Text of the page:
I approve of the measures that the Catholic Church has taken to counter this menace.  While working nobly but in vain to cancel the Satanic service, they are holding a prayer ceremony at St. Paul’s Church in Cambridge to counter the Black Mass.

Additionally, in the aftermath of this insult to Christianity, the Catholics should follow up with a test of Harvard’s expressed tolerance by holding a prayer service or anti-abortion rally on the university’s campus, and do so regularly.  But I expect that they will have trouble finding a student organization to host them.

Christianity must resist evil, and to do so we must first realize that we no longer belong to the wider society.

[Update at 10:32 PM: The Harvard Cultural Studies Club has cancelled its Black Mass:

The Harvard Extension Cultural Studies Club had decided to move the event off campus after widespread objections, and no other location was willing to host it, according to an e-mailed statement from the group.

“Given that no other location has been willing to intercede, we will no longer be sponsoring this black mass,” the group said in the statement.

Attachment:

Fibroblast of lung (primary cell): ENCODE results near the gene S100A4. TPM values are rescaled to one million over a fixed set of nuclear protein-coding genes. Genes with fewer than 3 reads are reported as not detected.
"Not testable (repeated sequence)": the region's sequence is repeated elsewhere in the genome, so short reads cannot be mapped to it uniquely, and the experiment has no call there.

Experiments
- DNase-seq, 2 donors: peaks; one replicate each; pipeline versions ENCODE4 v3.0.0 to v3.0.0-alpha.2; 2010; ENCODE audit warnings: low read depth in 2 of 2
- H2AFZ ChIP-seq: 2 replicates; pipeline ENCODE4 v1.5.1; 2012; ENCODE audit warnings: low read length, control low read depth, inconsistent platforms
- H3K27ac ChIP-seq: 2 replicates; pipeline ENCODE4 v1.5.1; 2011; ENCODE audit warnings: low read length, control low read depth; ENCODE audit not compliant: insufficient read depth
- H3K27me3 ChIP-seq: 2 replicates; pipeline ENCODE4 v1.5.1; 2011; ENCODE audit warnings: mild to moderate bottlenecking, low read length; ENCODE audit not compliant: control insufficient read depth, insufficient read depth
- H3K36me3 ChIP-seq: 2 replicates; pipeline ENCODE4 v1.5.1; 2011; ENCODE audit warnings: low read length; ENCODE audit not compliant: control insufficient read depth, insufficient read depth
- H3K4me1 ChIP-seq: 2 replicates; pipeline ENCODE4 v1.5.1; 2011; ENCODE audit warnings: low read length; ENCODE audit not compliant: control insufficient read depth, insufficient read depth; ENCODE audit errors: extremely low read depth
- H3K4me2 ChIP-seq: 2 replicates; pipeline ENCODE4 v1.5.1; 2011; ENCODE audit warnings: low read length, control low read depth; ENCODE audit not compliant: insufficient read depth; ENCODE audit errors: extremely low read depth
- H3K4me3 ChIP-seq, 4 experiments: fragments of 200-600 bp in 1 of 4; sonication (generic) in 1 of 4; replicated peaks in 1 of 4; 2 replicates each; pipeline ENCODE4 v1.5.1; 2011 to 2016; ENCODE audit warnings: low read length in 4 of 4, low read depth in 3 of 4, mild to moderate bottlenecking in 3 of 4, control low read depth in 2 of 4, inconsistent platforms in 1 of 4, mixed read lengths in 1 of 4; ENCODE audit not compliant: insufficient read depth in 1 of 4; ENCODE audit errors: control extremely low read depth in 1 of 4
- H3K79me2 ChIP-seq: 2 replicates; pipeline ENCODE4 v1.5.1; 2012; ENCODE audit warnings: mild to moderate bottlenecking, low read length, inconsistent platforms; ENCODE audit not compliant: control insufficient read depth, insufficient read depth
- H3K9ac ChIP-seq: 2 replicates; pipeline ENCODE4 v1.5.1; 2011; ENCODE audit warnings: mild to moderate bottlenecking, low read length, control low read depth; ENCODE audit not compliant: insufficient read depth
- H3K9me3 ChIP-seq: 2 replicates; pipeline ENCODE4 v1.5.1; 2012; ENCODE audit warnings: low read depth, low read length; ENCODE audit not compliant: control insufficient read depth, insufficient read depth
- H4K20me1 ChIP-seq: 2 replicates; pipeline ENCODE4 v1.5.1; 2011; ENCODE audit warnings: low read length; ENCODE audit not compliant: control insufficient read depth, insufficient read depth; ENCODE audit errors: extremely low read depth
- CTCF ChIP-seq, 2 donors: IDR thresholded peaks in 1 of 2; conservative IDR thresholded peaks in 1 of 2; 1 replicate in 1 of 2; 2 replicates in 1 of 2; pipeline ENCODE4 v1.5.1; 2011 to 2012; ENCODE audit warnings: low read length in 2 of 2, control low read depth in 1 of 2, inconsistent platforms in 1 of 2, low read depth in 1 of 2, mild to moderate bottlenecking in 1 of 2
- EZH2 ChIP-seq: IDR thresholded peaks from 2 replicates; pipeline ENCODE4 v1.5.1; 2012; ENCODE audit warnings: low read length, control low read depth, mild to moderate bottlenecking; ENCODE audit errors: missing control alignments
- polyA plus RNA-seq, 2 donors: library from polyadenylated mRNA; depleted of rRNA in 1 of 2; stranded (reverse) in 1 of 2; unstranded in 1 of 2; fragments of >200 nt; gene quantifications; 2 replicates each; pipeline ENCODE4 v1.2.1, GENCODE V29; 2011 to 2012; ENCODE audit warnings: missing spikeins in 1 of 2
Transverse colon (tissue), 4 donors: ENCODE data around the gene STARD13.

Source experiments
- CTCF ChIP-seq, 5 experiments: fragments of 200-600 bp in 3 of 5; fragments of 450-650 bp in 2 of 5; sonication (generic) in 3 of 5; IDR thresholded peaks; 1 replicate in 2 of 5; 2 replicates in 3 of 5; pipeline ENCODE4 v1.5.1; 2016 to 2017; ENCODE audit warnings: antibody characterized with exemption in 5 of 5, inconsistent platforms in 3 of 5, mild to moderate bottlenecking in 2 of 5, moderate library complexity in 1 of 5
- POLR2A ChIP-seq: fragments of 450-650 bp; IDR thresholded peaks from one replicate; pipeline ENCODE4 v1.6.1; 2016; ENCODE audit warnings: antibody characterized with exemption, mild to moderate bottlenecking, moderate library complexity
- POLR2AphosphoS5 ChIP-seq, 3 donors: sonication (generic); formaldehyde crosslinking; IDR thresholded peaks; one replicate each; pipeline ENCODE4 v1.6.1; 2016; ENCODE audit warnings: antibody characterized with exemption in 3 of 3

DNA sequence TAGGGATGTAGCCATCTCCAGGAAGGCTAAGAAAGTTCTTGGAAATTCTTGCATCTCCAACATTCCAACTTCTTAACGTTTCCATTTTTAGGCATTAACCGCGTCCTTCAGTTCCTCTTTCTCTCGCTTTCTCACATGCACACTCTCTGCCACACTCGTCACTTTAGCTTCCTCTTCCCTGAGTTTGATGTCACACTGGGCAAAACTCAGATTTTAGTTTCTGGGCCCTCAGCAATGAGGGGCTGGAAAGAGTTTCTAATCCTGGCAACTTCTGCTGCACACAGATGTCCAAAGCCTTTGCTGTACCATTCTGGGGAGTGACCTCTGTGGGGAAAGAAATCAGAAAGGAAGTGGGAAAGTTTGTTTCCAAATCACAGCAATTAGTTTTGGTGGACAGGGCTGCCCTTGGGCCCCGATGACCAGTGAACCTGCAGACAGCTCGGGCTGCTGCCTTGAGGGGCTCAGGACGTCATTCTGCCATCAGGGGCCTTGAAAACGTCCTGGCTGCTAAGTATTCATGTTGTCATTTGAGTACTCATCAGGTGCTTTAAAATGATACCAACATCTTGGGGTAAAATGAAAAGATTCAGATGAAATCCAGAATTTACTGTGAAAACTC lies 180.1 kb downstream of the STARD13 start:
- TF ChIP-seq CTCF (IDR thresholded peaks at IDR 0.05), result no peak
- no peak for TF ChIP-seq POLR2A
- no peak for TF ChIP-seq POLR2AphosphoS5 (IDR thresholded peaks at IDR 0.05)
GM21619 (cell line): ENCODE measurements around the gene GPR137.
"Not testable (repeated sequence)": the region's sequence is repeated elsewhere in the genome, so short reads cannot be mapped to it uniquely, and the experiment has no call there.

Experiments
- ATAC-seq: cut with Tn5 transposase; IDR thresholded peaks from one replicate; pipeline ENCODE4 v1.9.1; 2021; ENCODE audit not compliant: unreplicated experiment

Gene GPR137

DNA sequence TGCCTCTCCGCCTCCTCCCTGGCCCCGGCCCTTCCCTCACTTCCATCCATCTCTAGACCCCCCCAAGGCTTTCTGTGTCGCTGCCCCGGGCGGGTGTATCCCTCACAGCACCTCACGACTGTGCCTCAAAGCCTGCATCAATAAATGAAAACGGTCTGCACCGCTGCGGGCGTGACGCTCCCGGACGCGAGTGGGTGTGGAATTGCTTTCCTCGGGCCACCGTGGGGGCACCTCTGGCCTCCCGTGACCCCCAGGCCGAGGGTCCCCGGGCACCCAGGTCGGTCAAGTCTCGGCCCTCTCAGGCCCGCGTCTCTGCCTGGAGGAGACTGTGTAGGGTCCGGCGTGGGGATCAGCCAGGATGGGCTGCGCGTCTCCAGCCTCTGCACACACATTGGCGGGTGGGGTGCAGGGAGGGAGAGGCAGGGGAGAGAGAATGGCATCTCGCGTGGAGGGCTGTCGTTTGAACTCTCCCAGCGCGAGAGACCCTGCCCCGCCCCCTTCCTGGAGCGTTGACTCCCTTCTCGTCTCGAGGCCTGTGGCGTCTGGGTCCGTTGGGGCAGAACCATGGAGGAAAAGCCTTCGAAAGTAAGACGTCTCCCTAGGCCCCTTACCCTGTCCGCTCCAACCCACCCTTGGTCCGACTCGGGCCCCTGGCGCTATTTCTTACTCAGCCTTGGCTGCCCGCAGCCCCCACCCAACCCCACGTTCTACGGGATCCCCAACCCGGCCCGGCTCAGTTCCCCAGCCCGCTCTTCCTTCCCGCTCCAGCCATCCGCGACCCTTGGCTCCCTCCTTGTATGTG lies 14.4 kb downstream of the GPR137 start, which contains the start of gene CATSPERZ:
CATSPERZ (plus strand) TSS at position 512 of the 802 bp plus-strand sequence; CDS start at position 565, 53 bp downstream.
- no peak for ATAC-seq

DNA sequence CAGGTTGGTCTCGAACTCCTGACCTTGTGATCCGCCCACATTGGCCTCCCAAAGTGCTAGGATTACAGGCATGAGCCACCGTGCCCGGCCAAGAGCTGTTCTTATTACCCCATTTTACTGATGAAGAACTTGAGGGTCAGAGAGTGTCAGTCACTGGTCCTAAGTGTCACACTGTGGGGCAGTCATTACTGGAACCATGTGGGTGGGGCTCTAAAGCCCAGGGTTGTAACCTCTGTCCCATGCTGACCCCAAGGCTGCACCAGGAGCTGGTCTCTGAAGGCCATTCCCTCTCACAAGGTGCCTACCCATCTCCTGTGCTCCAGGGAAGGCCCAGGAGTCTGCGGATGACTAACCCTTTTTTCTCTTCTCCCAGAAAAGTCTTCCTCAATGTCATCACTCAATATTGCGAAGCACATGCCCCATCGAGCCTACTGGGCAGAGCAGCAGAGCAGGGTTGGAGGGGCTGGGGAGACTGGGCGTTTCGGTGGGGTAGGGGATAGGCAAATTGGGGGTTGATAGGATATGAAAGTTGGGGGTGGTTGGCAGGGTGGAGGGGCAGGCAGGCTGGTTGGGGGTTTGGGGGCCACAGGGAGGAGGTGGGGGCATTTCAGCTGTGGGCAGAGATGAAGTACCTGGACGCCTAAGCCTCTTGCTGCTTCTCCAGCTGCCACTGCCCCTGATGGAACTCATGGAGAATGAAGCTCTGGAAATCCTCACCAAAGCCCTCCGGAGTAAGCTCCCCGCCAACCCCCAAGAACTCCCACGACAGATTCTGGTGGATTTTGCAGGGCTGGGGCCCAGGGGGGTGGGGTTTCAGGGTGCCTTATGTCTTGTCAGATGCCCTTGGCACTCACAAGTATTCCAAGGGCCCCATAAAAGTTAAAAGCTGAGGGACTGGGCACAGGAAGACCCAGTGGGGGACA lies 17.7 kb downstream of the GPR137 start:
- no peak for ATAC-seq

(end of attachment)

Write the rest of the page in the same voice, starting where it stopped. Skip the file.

Prayer does work! It’s one battle won in a war with precious few such victories so far.

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  1. I think the Amish might be on to something, not so much with the no technology, but with the separation from the main stream and self sufficiency.


    • I very much agree with you about the Amish, though I think the limited technology aspect is also very useful and healthy.

      The little extra work roots a people more firmly into reality and improves survival skills, and the lack of television/radio/internet cuts off much of the toxic mass media. It’s more about simplicity and self-sufficiency than about anti-technology.


      • I was watching a documentary on the Amish from the 70s and their kids are out working beside the adults as soon as they can walk. There were kids who looked about 7 driving teams of horses!

        The Amish are having trouble lately, though, with the high price of land. They have too many kids to just pass on the farm through inheritance and its hard to afford enough land to support a family, let alone make a living. Many are working in factories now, even factories owned by “English.” Their main issue with this is less the exposure to modernity than taking the father and older sons out of the house for the day.


      • I assume the documentary covered the Lancaster, PA area where this is a particular problem, but this is also happening to a lesser extent in Indiana where I live.

        Many Amish families are colonizing places like Kentucky, MIssouri, and Iowa where the land is cheaper. This seems like a better strategy than staying in populous areas.